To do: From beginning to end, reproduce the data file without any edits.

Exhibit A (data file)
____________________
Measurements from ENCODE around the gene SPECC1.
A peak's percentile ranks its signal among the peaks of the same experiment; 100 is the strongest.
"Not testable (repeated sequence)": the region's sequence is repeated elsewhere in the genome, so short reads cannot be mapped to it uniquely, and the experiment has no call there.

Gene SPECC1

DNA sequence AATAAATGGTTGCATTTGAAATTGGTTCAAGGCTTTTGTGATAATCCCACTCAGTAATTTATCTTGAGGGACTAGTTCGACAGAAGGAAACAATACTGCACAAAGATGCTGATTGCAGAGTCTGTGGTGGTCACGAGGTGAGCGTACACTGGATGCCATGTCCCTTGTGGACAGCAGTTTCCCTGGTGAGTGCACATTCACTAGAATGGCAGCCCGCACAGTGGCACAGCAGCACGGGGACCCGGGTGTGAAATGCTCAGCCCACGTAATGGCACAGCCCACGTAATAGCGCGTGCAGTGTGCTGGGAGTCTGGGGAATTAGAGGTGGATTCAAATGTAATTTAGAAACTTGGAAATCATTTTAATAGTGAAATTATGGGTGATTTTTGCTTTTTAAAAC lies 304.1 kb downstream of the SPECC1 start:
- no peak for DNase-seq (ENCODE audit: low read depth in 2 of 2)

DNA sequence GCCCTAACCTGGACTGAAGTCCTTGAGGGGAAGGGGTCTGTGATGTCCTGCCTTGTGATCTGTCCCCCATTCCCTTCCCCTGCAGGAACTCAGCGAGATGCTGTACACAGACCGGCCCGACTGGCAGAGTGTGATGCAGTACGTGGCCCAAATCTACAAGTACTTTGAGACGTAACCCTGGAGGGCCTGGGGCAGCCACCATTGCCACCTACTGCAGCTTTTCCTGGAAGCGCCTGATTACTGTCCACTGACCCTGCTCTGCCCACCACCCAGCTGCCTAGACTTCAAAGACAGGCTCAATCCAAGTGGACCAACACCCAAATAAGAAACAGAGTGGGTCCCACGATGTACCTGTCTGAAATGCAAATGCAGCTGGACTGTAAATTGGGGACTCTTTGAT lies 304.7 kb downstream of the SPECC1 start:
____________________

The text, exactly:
Measurements from ENCODE around the gene SPECC1.
A peak's percentile ranks its signal among the peaks of the same experiment; 100 is the strongest.
"Not testable (repeated sequence)": the region's sequence is repeated elsewhere in the genome, so short reads cannot be mapped to it uniquely, and the experiment has no call there.

Gene SPECC1

DNA sequence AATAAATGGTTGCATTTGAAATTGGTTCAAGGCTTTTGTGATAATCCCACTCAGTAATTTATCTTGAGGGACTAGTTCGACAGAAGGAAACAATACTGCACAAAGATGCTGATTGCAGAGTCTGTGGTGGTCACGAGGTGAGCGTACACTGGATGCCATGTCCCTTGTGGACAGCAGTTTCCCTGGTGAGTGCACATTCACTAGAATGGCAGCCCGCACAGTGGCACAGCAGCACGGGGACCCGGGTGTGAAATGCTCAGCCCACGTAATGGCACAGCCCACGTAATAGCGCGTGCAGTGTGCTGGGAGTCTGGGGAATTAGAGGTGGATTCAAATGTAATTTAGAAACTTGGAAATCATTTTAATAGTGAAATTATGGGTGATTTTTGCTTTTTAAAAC lies 304.1 kb downstream of the SPECC1 start:
- no peak for DNase-seq (ENCODE audit: low read depth in 2 of 2)

DNA sequence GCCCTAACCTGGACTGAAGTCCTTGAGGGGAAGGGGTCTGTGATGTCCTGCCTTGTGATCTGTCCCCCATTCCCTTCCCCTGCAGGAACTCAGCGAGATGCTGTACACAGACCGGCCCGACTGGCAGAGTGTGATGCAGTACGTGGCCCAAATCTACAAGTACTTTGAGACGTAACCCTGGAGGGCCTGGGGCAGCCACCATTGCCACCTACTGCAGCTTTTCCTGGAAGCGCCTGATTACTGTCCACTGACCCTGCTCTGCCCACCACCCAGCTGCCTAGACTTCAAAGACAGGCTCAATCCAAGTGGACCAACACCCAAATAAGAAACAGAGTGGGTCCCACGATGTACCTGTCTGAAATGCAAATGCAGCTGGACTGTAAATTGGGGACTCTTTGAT lies 304.7 kb downstream of the SPECC1 start: